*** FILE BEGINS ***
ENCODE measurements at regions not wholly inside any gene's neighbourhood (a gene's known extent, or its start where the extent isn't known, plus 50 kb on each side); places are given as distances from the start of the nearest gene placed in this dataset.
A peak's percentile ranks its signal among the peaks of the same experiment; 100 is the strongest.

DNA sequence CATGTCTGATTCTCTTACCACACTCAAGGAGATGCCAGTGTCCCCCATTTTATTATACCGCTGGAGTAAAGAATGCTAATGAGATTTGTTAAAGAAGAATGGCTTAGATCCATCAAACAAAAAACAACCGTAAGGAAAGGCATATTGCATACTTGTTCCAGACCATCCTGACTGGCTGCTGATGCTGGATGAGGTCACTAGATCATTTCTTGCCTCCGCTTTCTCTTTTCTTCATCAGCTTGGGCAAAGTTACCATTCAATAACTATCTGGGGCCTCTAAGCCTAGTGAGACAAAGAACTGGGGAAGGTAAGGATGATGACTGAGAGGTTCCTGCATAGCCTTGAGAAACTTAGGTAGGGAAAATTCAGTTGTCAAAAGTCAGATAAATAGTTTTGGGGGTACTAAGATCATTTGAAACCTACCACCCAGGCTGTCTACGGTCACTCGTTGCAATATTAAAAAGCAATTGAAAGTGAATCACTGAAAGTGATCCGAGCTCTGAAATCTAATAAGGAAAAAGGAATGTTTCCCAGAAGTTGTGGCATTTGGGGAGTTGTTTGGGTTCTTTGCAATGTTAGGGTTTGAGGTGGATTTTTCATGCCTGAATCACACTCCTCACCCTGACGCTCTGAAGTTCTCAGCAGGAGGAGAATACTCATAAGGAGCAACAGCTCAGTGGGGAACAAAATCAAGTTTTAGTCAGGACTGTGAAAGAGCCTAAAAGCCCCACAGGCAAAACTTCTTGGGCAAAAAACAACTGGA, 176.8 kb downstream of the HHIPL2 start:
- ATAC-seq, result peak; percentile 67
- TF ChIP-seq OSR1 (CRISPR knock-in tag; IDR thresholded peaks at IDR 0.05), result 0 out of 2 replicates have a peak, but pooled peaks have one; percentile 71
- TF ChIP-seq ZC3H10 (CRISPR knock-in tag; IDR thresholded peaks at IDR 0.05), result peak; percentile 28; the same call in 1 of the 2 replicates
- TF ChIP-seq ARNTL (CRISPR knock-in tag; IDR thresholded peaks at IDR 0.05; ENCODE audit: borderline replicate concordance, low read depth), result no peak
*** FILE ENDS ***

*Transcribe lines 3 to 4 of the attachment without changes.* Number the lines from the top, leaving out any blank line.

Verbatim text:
DNA sequence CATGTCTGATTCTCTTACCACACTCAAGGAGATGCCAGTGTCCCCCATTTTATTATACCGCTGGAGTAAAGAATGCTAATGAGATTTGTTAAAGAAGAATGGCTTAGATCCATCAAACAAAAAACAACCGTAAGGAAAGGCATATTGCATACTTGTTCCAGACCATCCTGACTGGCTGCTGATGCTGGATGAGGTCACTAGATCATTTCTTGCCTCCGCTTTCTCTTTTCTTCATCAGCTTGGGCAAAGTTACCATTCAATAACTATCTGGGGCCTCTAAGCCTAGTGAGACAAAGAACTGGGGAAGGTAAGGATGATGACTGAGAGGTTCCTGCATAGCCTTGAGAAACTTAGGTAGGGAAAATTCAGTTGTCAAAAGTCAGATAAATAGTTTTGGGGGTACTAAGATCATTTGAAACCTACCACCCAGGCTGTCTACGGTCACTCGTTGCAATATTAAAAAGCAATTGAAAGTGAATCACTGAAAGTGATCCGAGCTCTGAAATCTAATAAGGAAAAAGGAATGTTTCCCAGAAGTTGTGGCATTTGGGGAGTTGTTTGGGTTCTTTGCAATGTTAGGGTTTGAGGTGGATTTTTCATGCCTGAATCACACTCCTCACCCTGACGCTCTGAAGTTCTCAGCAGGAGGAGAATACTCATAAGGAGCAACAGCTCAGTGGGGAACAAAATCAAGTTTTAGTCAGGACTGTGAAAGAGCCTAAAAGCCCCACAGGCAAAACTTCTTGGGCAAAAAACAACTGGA, 176.8 kb downstream of the HHIPL2 start:
- ATAC-seq, result peak; percentile 67